Stargel also says TikTok doesn’t help homes at the $20 million mark or over, adding that none of his homes valued above this price — including a $115 million property — have sold, despite exposure on the app.
But for Cash Jordan — once dubbed “the king of NYC real estate TikTok” — “properties that go viral always sell.” He says that his TikTok followers are “an overlap of entertainment and actual clientele,” and his buyers are often New York University students or other graduates – an audience well-acquainted with TikTok.
Since the pandemic began, New York’s rental market has been in steep decline, as vacancies reach a record high. Renters now have more leverage than ever before. “They can live in pretty much any apartment they want to,” Jordan says.
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“In New York, TikTok is not making homes rent for more than usual,” he adds, “but it is helping them to rent at all.” Jordan is using the app to get his properties in front of the few prospective renters, before they visit online real estate databases, where the market is fully saturated. “They want to start and end their search almost as fast as it starts,” he adds.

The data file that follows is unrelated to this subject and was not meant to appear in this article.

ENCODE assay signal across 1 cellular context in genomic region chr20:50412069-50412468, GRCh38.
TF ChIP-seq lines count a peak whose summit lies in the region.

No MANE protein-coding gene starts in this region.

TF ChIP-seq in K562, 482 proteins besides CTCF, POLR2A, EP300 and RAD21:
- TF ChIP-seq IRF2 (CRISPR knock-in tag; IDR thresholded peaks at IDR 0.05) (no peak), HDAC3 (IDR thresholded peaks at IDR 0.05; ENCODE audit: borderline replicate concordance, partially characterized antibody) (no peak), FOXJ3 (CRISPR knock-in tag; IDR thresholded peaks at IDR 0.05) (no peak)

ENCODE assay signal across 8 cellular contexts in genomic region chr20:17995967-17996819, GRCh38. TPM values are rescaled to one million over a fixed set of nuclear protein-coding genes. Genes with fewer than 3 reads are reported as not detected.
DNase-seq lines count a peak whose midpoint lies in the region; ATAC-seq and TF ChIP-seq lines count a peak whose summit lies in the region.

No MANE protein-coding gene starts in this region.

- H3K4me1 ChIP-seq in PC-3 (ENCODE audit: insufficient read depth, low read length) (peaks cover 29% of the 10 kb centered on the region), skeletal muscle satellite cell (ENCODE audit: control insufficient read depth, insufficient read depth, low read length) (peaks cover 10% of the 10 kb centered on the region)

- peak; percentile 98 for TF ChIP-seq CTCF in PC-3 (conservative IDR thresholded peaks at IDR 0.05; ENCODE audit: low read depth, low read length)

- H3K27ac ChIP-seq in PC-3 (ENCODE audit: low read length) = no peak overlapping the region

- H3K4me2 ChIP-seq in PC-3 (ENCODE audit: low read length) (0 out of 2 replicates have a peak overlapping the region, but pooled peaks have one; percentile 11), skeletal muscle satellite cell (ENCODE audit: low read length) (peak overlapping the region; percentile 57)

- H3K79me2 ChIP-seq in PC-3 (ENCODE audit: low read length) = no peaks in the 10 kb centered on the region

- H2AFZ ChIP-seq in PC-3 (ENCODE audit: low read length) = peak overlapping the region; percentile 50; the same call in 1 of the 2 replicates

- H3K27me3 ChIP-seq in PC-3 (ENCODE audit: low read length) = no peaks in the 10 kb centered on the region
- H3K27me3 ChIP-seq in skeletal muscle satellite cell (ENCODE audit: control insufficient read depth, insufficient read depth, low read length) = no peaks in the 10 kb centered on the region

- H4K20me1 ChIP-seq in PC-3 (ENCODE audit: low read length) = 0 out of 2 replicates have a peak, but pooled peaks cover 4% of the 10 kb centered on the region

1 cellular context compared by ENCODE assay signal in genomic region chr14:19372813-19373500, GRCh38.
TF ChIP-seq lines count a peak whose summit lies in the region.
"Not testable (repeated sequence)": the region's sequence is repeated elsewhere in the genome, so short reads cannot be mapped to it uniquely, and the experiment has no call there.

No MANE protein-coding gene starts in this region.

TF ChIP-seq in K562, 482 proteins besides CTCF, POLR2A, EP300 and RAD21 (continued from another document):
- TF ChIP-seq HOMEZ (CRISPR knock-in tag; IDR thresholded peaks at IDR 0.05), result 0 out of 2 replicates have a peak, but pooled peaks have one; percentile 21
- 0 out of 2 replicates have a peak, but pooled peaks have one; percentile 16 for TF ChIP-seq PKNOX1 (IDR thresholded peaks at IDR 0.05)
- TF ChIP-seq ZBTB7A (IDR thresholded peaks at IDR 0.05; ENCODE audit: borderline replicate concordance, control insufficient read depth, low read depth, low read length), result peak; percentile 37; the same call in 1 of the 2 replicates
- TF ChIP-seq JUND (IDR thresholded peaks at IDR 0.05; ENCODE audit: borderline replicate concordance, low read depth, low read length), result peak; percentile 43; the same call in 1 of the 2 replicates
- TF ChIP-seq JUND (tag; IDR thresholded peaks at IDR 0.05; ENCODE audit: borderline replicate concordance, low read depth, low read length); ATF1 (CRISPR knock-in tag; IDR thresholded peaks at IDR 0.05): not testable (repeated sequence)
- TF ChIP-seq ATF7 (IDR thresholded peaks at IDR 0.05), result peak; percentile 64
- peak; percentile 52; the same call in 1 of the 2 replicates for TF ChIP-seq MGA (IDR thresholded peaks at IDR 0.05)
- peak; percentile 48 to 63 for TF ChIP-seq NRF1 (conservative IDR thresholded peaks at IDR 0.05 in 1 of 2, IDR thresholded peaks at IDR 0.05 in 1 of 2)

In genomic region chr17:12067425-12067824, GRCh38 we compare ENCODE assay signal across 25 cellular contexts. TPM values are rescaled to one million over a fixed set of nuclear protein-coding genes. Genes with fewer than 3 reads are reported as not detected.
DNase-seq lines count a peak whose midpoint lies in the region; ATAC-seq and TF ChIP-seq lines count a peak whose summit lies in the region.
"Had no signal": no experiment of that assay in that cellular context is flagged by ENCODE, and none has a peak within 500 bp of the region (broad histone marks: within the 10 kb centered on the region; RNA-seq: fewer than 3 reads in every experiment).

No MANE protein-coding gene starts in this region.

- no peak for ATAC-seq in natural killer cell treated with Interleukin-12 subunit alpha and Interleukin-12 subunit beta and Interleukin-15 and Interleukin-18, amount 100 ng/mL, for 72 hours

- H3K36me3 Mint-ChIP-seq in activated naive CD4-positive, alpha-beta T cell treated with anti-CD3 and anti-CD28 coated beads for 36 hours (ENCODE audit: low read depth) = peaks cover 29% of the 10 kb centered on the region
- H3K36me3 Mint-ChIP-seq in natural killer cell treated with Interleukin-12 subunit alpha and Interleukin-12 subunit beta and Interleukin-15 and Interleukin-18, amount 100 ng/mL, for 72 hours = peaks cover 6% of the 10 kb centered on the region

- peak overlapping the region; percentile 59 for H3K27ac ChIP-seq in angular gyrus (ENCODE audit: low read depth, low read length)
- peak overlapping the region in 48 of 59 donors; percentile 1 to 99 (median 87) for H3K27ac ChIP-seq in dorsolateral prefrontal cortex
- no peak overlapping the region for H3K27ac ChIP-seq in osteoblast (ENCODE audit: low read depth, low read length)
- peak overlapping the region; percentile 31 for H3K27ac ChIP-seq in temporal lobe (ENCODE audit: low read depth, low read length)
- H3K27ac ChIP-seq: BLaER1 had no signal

With the app still in its relative infancy, the full potential of real estate TikTok is yet to be realised. But amid a housing market turned on its head by the pandemic, viral exposure is one way to cut through the noise. Jordan says he’ll only produce a TikTok video for homes with a “unique element” — such as natural light, a rarity in New York real estate. Jordan knows this will increase the property’s chance of gaining traction on the app. TikTok, he says, was why he was able to rent a $3,200 a month penthouse, which boasts tall windows which flood the property with light, just like the video showed.
Daisy Schofield is the digital editor of Huck Magazine. Her writing is focused on tech, politics and cultural trends, and has appeared in Wired, VICE, the Guardian, i-D, and other places.